As the Washington Post details, in order to comply with the June court order to reunify families, government caseworkers therefore had to sift by hand through the 12,000 case files of children under the care of HSS. First, they needed to distinguish between children who genuinely arrived in the US unaccompanied and those that had been separated from their parents. Then they had to try to find the parents, who might be in criminal or immigration detention, or who may have been released somewhere in the US or deported.

To compound the risk of the government losing track of families, White clarified that even babies did not have their so-called “alien identification number” that links to their case file on their person (a wristband, similar to those used by hospitals, might have been one option). Should two older children end up being associated with the wrong number they might easily correct the slip-up by giving authorities their name, but a baby would be unable to do this. The carelessness is mind-boggling. As senator Patrick Leahy argued, the children’s entertainment venue Chuck E. Cheese has a better system for preventing children from being separated from their parents than the US government.

The rest of the panel repeatedly ducked responsibility for the family separation policy, but the most egregious cases of double-speak came from top ICE official Michael Albence. He suggested that the resources ICE was having to devote to family reunification could have been spent on pressing issues such as illegal drug trafficking. Senator Dick Durbin was quick to point out that the family separation policy, and not the judge’s order ending it, was to blame for ICE’s current predicament. Later, Albence made the infamous comparison between family detention centres and “summer camps”. In case it needs underlining, family detention centres are effectively prisons, in which there have been well-documented cases of sexual abuse and medical neglect.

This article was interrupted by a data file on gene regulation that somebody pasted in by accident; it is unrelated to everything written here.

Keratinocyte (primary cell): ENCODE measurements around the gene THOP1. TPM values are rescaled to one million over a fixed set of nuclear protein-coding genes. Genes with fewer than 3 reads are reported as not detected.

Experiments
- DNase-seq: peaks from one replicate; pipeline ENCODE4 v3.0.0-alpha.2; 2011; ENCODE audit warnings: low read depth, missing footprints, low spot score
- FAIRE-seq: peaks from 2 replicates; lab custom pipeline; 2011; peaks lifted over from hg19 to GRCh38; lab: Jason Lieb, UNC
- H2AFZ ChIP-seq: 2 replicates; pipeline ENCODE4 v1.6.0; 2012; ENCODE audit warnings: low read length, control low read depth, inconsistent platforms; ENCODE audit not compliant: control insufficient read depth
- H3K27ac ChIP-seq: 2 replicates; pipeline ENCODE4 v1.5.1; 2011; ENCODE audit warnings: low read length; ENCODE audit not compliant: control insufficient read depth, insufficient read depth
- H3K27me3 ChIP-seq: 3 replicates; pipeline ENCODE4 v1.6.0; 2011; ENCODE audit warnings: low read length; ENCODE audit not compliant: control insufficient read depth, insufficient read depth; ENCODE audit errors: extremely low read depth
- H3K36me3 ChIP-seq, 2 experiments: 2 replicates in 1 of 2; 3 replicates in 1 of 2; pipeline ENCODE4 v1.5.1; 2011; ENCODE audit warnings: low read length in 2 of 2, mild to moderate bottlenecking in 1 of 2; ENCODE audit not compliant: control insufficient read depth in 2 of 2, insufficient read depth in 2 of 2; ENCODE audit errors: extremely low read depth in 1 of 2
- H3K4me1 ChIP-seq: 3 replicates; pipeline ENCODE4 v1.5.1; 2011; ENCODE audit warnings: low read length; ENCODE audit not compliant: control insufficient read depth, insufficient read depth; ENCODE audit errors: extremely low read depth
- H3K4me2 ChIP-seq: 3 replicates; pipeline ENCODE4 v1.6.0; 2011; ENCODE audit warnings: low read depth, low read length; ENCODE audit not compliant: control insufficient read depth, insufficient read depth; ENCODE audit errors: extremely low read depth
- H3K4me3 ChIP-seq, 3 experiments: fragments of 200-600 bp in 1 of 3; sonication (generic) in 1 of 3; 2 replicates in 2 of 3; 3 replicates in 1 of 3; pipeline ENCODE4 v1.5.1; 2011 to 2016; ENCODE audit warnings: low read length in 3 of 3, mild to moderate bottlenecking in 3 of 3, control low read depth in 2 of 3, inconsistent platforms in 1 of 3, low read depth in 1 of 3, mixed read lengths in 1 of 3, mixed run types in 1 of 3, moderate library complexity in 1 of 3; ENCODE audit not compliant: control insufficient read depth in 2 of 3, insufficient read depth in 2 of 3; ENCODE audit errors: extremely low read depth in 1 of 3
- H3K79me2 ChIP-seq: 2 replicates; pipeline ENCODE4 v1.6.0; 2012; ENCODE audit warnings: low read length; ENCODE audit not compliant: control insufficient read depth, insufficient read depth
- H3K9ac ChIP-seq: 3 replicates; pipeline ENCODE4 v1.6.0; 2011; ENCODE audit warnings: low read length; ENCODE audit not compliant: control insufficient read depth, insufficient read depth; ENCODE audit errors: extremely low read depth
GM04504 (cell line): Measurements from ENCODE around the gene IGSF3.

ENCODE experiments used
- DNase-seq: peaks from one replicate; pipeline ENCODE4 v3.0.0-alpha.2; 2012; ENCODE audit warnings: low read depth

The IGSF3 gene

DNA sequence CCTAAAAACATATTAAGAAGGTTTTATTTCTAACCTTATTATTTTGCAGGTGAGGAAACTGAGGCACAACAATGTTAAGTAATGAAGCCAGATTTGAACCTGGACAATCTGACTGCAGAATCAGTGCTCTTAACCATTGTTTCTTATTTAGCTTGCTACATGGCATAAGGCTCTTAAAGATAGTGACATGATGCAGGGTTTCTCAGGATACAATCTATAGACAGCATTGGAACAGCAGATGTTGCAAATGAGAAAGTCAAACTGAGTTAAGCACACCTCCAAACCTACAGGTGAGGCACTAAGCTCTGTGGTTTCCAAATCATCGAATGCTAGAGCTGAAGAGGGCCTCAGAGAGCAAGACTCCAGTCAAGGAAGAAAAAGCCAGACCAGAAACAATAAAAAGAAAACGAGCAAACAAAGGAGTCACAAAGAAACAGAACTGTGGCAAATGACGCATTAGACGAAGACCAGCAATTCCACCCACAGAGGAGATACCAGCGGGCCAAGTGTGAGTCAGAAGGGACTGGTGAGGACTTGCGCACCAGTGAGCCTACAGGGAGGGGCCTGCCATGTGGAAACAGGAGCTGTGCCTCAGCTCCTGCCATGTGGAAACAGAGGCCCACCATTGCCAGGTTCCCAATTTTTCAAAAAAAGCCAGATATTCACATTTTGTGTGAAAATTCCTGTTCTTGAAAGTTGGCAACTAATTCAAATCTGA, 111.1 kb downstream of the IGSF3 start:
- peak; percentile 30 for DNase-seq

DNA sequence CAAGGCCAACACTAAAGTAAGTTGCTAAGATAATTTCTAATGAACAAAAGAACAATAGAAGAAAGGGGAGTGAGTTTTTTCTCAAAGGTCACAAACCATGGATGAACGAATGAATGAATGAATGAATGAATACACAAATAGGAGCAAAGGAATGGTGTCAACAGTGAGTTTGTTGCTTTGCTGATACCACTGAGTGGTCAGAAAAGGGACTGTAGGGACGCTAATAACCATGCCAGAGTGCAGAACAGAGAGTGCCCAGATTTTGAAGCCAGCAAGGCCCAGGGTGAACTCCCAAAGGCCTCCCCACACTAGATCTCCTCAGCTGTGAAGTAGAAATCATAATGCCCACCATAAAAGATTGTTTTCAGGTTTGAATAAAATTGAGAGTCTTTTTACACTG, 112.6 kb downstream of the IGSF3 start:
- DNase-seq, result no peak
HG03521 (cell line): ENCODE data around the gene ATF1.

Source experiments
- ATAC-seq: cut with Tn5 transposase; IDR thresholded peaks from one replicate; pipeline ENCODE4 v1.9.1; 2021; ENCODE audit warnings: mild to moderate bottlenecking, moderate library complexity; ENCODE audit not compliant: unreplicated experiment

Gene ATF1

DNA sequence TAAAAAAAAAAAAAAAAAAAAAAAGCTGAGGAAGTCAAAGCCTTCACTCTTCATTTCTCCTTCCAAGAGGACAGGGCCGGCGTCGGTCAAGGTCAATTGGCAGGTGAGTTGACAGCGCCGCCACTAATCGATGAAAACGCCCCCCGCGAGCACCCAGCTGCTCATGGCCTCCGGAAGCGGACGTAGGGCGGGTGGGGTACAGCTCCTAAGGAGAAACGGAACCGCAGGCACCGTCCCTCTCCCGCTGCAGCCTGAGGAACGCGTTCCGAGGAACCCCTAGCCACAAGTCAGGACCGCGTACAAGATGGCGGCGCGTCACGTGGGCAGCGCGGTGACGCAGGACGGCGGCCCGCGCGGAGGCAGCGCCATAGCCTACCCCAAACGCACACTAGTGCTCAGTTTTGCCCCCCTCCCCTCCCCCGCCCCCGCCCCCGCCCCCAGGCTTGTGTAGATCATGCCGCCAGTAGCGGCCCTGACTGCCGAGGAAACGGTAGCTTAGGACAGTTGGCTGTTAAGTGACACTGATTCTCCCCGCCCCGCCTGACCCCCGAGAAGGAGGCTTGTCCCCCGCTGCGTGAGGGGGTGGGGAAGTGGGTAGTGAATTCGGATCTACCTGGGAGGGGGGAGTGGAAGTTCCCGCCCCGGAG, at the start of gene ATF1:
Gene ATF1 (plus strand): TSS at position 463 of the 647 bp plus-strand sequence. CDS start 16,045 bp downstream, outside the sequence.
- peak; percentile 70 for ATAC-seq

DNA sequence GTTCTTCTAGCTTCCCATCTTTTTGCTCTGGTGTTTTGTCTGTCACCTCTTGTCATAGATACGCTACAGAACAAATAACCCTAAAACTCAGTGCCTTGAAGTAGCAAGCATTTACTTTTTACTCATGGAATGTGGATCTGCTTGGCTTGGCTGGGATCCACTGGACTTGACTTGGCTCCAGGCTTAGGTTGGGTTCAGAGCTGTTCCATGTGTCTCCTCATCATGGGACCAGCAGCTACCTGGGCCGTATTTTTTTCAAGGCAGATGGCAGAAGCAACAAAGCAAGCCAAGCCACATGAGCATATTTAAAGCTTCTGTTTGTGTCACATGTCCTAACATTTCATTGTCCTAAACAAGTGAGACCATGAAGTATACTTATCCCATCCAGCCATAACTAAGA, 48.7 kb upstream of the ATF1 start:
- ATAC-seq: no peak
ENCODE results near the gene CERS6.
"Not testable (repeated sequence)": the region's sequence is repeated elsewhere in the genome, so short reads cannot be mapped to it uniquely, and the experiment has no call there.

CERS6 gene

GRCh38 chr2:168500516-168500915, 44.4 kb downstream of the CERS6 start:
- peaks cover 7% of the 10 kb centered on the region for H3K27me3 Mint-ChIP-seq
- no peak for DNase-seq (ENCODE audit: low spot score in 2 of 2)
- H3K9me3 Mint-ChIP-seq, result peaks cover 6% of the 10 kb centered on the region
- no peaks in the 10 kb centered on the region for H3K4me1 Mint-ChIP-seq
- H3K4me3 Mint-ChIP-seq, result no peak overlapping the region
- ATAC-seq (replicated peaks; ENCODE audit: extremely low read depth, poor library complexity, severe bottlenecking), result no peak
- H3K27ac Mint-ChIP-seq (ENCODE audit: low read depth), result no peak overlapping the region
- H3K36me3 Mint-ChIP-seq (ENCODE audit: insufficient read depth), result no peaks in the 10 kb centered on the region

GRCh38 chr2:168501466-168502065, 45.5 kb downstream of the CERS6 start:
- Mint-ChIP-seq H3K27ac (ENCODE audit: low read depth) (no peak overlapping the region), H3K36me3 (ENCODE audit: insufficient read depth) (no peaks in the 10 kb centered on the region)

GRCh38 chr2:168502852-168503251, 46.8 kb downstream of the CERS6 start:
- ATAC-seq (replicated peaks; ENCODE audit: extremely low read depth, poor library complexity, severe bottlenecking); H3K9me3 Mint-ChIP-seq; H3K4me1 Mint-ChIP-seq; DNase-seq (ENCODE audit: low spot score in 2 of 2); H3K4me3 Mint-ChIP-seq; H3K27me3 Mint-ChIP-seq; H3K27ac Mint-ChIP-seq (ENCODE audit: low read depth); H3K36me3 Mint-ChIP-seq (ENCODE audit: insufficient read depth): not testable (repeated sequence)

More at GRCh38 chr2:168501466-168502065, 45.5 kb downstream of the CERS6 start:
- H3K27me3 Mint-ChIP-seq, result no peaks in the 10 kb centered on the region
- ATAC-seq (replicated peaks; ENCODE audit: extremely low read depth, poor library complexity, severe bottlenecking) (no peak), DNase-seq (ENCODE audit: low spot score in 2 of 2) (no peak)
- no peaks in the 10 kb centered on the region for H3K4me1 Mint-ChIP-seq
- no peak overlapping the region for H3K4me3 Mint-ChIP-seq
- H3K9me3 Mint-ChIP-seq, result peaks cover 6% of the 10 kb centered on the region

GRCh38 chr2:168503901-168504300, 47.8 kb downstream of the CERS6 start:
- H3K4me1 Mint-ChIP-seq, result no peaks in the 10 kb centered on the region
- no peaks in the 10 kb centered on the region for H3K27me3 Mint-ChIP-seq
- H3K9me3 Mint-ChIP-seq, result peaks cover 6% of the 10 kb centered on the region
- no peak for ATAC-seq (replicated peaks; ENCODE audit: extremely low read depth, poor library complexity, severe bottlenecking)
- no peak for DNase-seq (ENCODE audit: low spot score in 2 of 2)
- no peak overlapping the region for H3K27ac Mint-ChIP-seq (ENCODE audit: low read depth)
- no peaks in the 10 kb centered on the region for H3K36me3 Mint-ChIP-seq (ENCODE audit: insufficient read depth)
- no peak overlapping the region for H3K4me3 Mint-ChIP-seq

When senator Mazie Hirono asked if the panel would send their children to family detention centres, given that they are like “summer camps”, Albence said that she was “missing the point”. Jennifer Higgins of USCIS was more visibly uncomfortable with this question. “That’s a difficult question to answer,” she said eventually. “It’s difficult for me to put myself in the position of an individual who takes a dangerous journey in which their child can be harmed…” she continued.

And perhaps that answer does point to an important, broader truth: the Trump administration shows a chilling lack of empathy for the families who are fleeing violence and seeking to exercise their legal right to claim asylum in the US. No one would put their children through so dangerous a journey unless they feel they have no better options, but these government officials refuse to put themselves in immigrants’ shoes. Their answers to the senate committee made clear that the Trump administration was not just criminally incompetent in its handling of family separations, it was completely heartless. 

Sophie McBain is a special correspondent at the New Statesman. She was previously an assistant editor.